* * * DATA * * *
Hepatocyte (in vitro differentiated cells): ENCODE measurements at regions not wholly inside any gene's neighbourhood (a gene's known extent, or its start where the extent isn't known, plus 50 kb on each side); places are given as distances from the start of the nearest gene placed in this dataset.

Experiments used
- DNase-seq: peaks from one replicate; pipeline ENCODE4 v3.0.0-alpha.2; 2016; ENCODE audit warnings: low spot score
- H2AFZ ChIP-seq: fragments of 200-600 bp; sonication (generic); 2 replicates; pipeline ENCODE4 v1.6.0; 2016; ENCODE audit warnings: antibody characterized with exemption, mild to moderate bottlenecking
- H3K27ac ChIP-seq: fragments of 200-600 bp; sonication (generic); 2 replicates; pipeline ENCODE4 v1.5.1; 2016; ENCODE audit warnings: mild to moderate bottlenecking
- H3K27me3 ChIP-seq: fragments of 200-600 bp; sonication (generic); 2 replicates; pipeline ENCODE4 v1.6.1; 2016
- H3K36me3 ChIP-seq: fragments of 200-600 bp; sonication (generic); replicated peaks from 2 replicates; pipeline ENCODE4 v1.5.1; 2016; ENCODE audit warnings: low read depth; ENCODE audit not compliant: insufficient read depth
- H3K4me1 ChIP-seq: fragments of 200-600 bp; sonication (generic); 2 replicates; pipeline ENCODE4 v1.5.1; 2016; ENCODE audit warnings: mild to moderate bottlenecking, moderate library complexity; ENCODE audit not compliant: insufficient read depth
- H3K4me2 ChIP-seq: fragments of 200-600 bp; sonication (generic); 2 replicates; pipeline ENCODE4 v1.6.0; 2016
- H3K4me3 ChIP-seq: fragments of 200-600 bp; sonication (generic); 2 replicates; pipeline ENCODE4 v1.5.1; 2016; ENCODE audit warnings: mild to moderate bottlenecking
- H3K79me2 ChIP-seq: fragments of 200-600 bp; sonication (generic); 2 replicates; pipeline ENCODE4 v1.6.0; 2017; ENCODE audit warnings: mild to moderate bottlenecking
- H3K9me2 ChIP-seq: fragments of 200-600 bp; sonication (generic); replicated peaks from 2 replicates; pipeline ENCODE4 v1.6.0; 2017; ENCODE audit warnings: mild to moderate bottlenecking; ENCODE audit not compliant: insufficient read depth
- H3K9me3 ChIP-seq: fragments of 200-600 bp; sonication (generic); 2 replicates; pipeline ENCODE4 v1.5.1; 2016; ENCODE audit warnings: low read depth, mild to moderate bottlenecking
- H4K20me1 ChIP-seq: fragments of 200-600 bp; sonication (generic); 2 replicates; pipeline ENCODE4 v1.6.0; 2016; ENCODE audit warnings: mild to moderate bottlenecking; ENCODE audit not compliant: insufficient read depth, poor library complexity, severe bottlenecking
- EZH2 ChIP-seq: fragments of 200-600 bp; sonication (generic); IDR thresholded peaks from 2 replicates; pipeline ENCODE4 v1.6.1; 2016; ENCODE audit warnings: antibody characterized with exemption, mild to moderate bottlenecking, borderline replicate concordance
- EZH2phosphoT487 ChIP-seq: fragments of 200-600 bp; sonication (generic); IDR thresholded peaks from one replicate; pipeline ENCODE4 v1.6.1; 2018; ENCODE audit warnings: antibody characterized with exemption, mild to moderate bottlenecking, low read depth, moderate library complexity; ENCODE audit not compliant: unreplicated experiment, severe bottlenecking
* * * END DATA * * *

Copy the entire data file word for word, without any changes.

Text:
Hepatocyte (in vitro differentiated cells): ENCODE measurements at regions not wholly inside any gene's neighbourhood (a gene's known extent, or its start where the extent isn't known, plus 50 kb on each side); places are given as distances from the start of the nearest gene placed in this dataset.

Experiments used
- DNase-seq: peaks from one replicate; pipeline ENCODE4 v3.0.0-alpha.2; 2016; ENCODE audit warnings: low spot score
- H2AFZ ChIP-seq: fragments of 200-600 bp; sonication (generic); 2 replicates; pipeline ENCODE4 v1.6.0; 2016; ENCODE audit warnings: antibody characterized with exemption, mild to moderate bottlenecking
- H3K27ac ChIP-seq: fragments of 200-600 bp; sonication (generic); 2 replicates; pipeline ENCODE4 v1.5.1; 2016; ENCODE audit warnings: mild to moderate bottlenecking
- H3K27me3 ChIP-seq: fragments of 200-600 bp; sonication (generic); 2 replicates; pipeline ENCODE4 v1.6.1; 2016
- H3K36me3 ChIP-seq: fragments of 200-600 bp; sonication (generic); replicated peaks from 2 replicates; pipeline ENCODE4 v1.5.1; 2016; ENCODE audit warnings: low read depth; ENCODE audit not compliant: insufficient read depth
- H3K4me1 ChIP-seq: fragments of 200-600 bp; sonication (generic); 2 replicates; pipeline ENCODE4 v1.5.1; 2016; ENCODE audit warnings: mild to moderate bottlenecking, moderate library complexity; ENCODE audit not compliant: insufficient read depth
- H3K4me2 ChIP-seq: fragments of 200-600 bp; sonication (generic); 2 replicates; pipeline ENCODE4 v1.6.0; 2016
- H3K4me3 ChIP-seq: fragments of 200-600 bp; sonication (generic); 2 replicates; pipeline ENCODE4 v1.5.1; 2016; ENCODE audit warnings: mild to moderate bottlenecking
- H3K79me2 ChIP-seq: fragments of 200-600 bp; sonication (generic); 2 replicates; pipeline ENCODE4 v1.6.0; 2017; ENCODE audit warnings: mild to moderate bottlenecking
- H3K9me2 ChIP-seq: fragments of 200-600 bp; sonication (generic); replicated peaks from 2 replicates; pipeline ENCODE4 v1.6.0; 2017; ENCODE audit warnings: mild to moderate bottlenecking; ENCODE audit not compliant: insufficient read depth
- H3K9me3 ChIP-seq: fragments of 200-600 bp; sonication (generic); 2 replicates; pipeline ENCODE4 v1.5.1; 2016; ENCODE audit warnings: low read depth, mild to moderate bottlenecking
- H4K20me1 ChIP-seq: fragments of 200-600 bp; sonication (generic); 2 replicates; pipeline ENCODE4 v1.6.0; 2016; ENCODE audit warnings: mild to moderate bottlenecking; ENCODE audit not compliant: insufficient read depth, poor library complexity, severe bottlenecking
- EZH2 ChIP-seq: fragments of 200-600 bp; sonication (generic); IDR thresholded peaks from 2 replicates; pipeline ENCODE4 v1.6.1; 2016; ENCODE audit warnings: antibody characterized with exemption, mild to moderate bottlenecking, borderline replicate concordance
- EZH2phosphoT487 ChIP-seq: fragments of 200-600 bp; sonication (generic); IDR thresholded peaks from one replicate; pipeline ENCODE4 v1.6.1; 2018; ENCODE audit warnings: antibody characterized with exemption, mild to moderate bottlenecking, low read depth, moderate library complexity; ENCODE audit not compliant: unreplicated experiment, severe bottlenecking